36. Re, R.; Pellegrini, N.; Proteggente, A.; Pannala, A.; Yang, M.; Rice-Evans, C. Antioxidant activity applying an improved abts radical cation decolorization assay. Free Radic. Biol. Med. 1999, 26, 1231–1237. [Google Scholar] [CrossRef]
  37. National Research Council. Guide for the Care and Use of Laboratory Animals; The National Academic Press: New York, NY, USA, 2011; Volume 21. [Google Scholar]
  38. Beirith, A.; Santos, A.R.S.; Calixto, J.B.; Hess, S.C.; Messana, I.; Ferrari, F.; Yunes, R.A. Study of the antinociceptive action of the ethanolic extract and the triterpene 24-hydroxytormentic acid isolated from the stem bark of Ocotea suaveolens. Planta Med. 1999, 65, 50–55. [Google Scholar] [CrossRef]
  39. Martínez, V.; Coutinho, S.V.; Thakur, S.; Mogil, J.S.; Taché, Y.; Mayer, E.A. Differential effects of chemical and mechanical colonic irritation on behavioral pain response to intraperitoneal acetic acid in mice. Pain 1999, 81, 179–186. [Google Scholar] [CrossRef]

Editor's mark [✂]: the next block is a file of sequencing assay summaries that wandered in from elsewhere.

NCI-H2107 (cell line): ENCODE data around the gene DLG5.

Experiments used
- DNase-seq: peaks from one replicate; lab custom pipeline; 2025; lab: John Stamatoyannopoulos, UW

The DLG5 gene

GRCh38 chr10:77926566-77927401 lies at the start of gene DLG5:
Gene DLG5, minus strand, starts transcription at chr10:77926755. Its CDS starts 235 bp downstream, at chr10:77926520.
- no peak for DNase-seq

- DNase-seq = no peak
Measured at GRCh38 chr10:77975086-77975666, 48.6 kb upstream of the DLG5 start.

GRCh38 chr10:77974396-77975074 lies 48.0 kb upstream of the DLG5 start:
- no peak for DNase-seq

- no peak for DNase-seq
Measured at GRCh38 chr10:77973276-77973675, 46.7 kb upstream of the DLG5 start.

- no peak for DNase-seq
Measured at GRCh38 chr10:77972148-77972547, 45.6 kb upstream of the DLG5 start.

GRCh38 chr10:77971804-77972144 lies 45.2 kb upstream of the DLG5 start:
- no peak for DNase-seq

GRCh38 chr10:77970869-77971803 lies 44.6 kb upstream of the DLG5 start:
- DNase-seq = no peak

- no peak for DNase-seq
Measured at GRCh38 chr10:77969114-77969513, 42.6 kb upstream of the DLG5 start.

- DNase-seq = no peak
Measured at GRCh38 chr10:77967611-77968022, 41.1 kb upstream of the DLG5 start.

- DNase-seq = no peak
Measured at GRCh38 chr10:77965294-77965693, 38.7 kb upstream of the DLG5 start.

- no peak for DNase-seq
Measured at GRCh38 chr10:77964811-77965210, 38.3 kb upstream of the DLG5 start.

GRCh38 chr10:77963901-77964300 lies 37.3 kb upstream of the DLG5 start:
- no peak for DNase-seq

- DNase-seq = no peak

40. Hunskaar, S.; Hole, K. The formalin test in mice: Dissociation between inflammatory and non-inflammatory pain. Pain 1987, 30, 103–114. [Google Scholar] [CrossRef]
  41. Broadhurst, P.L. Experiments in Psychogenetics; Routledge Kegan Paul: London, UK, 1960; pp. 31–61. [Google Scholar]
  42. Johnson, J.; Pajarillo, E.A.B.; Taka, E.; Reams, R.; Son, D.S.; Aschner, M.; Lee, E. Valproate and sodium butyrate attenuate manganese-decreased locomotor activity and astrocytic glutamate transporters expression in mice. Neurotoxicology 2018, 64, 230–239. [Google Scholar] [CrossRef][Green Version]
  43. Curzon, P.; Zhang, M.; Radek, R.; Fox, G. The behavioral assessment of sensorimotor processes in the mouse: Acoustic startle, sensory gating, locomotor activity, rotarod, and beam walking. Methods Behav. Anal. Neurosci. 2009, 2. [Google Scholar] [CrossRef]
  44. Simões, R.R.; Dos Santos Coelho, I.; Do Espírito Santo, C.C.; Morel, A.F.; Zanchet, E.M.; Santos, A.R.S. Oral treatment with methanolic extract of the root bark of Condalia buxifolia Reissek alleviates acute pain and inflammation in mice: Potential interactions with PGE2, TRPV1/ASIC and PKA signaling pathways. J. Ethnopharmacol. 2016, 185, 319–326. [Google Scholar] [CrossRef]
  45. Meotti, F.C.; dos Coelho, I.S.; Santos, A.R.S. The Nociception Induced by Glutamate in Mice Is Potentiated by Protons Released into the Solution. J. Pain 2010, 11, 570–578. [Google Scholar] [CrossRef]